Missile Body Length
Starstreak is a close-range anti-air guided-weapon system for use against helicopters and high-speed ground attack aircraft. The system is produced by Thales Air Defence Ltd (TADL), formerly Shorts Missile Systems, based in Belfast, Northern Ireland.
The Starstreak self-propelled, high-velocity missile (SP HVM) system has been in service with the British Army since 1997, with the lightweight multiple launcher (LML) and shoulder-launched versions since September 2000.
The original order of 135 systems was completed and a five-year production contract was awarded to Shorts in December 1999. A follow-on contract, with deliveries starting in 2007, was awarded in July 2004.
Deployment is with the 12th regiment in three batteries of 36 systems. Starstreak received export clearance for the UK Ministry of Defence (MoD) in September 1999.
In July 2004, the UK MoD announced that the number of Starstreak HVM units in the army was to be reduced from 156 to 84 fire units.
In December 2002, the South African Army ordered eight Starstreak lightweight multiple launchers. The systems were supplied by Kentron. The order formed the first phase of South Africa’s ground-based air defence local warning segment. The systems are supported by two Thales Page radars. The launchers were delivered in October 2005. The South African Army began missile firing trials in October 2007, and Starstreak entered service in 2010.
In July 2001, TADL received a contract for a SIFF (successor identification friend or foe) system for the Starstreak HVM. French firm Thales Communications is the main subcontractor.
In November 2012, Thales UK signed a contract with the Royal Thai Army to supply the Starstreak air defence missile system.
The Starstreak missiles were deployed by the British Army to protect London during the Olympic Games held in 2012. The UK MoD ordered an additional 200 Starstreak missiles in October 2013.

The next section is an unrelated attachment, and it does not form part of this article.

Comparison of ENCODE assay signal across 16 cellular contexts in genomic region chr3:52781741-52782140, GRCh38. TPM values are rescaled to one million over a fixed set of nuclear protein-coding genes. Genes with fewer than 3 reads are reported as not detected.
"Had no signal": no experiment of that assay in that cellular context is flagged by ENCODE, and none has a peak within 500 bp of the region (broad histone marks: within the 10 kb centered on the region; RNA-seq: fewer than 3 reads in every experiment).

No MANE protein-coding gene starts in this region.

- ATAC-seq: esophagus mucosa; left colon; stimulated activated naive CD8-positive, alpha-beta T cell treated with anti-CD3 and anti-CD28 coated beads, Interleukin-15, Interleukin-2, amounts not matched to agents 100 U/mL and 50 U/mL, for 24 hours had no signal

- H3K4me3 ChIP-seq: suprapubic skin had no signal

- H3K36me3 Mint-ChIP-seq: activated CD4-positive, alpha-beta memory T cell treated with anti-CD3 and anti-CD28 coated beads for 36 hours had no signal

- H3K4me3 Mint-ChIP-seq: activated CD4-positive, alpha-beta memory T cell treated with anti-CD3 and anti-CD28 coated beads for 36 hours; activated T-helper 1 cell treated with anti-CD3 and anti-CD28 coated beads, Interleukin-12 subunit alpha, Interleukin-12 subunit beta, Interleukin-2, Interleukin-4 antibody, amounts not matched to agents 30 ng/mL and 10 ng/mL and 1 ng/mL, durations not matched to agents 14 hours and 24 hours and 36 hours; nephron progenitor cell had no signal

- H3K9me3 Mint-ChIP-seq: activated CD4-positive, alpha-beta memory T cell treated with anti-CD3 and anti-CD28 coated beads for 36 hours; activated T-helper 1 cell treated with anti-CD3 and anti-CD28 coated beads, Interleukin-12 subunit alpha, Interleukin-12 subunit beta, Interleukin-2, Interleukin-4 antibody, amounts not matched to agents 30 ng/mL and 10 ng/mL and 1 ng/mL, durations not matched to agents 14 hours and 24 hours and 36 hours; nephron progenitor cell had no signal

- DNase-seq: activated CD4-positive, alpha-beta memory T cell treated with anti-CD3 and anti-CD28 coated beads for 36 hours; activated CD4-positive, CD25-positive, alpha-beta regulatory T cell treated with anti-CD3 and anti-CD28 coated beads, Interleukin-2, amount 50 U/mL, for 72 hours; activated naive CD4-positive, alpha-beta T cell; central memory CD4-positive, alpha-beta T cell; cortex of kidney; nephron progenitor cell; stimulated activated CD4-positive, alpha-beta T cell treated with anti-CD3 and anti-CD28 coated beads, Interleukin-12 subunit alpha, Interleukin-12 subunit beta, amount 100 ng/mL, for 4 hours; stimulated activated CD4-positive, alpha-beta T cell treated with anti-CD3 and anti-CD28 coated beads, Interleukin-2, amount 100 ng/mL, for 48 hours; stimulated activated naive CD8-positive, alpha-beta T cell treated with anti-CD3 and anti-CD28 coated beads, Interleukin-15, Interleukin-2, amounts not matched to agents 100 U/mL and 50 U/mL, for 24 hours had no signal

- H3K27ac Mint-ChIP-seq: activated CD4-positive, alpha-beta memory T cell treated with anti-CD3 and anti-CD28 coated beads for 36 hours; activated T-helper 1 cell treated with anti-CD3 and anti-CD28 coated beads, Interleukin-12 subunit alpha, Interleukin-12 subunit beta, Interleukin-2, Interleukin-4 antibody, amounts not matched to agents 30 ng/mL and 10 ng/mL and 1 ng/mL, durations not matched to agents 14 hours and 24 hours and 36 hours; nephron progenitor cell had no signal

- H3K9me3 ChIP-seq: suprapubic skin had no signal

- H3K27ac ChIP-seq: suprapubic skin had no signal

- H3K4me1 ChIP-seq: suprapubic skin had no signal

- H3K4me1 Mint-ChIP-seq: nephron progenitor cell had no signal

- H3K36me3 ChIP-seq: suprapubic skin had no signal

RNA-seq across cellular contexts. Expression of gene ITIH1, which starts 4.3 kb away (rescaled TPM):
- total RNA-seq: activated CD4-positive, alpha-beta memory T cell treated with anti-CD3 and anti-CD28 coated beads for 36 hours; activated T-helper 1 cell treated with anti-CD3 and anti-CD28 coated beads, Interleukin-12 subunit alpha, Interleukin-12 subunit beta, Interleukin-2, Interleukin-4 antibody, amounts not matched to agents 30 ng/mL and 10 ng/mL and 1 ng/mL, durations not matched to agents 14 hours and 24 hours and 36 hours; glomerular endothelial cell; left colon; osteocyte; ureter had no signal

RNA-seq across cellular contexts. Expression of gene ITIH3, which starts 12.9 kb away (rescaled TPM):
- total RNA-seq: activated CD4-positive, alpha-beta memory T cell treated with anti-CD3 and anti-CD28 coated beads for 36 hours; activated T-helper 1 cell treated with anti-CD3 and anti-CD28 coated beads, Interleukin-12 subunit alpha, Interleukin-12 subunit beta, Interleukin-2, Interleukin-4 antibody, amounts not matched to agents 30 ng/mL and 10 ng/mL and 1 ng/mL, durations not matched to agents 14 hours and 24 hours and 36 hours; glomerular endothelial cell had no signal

In January 2014, the Indonesian Ministry of Defence awarded a contract to Thales UK for the supply of Starstreak missiles coupled with Thales’ ForceSHIELD integrated advanced air defence system.
A follow-on contract was placed by DataGate for the delivery of Starstreak missiles and lightweight multiple launchers to the Royal Thai Army in September 2015. Malaysia’s Global Komited placed a contract for Starstreak missiles and ForceSHIELD air defence systems in the same month.
A new air defence command-and-control system named ADC4I was developed for phase one of the UK MoD’s ground-based air defence (GBAD) programme. The system integrates Starstreak and the Rapier FSC air defence missile system to provide network-enabled capabilities. Phase two involved the upgrading of the missile systems. MBDA and EADS Defence & Communications were awarded the contract for the assessment phase of the programme in December 2003.
In September 2007, Thales announced the development of Starstreak II, which has an extended range of more than 7km, increased coverage and altitude, and improved precision guidance.
Thales is also developing the multi-mission system (MMS), which is a lightweight vehicle-mounted turret system, which can be equipped with the Starstreak and/or other missiles such as anti-armour missiles or rocket systems. The system has automatic target tracking and can be integrated into a network-enabled force structure.
The Starstreak II system was successfully demonstrated to the UK MoD in March 2008. The upgraded launcher and missile were tested in November 2010. The system was showcased at the IMDEX maritime defence show in May 2011.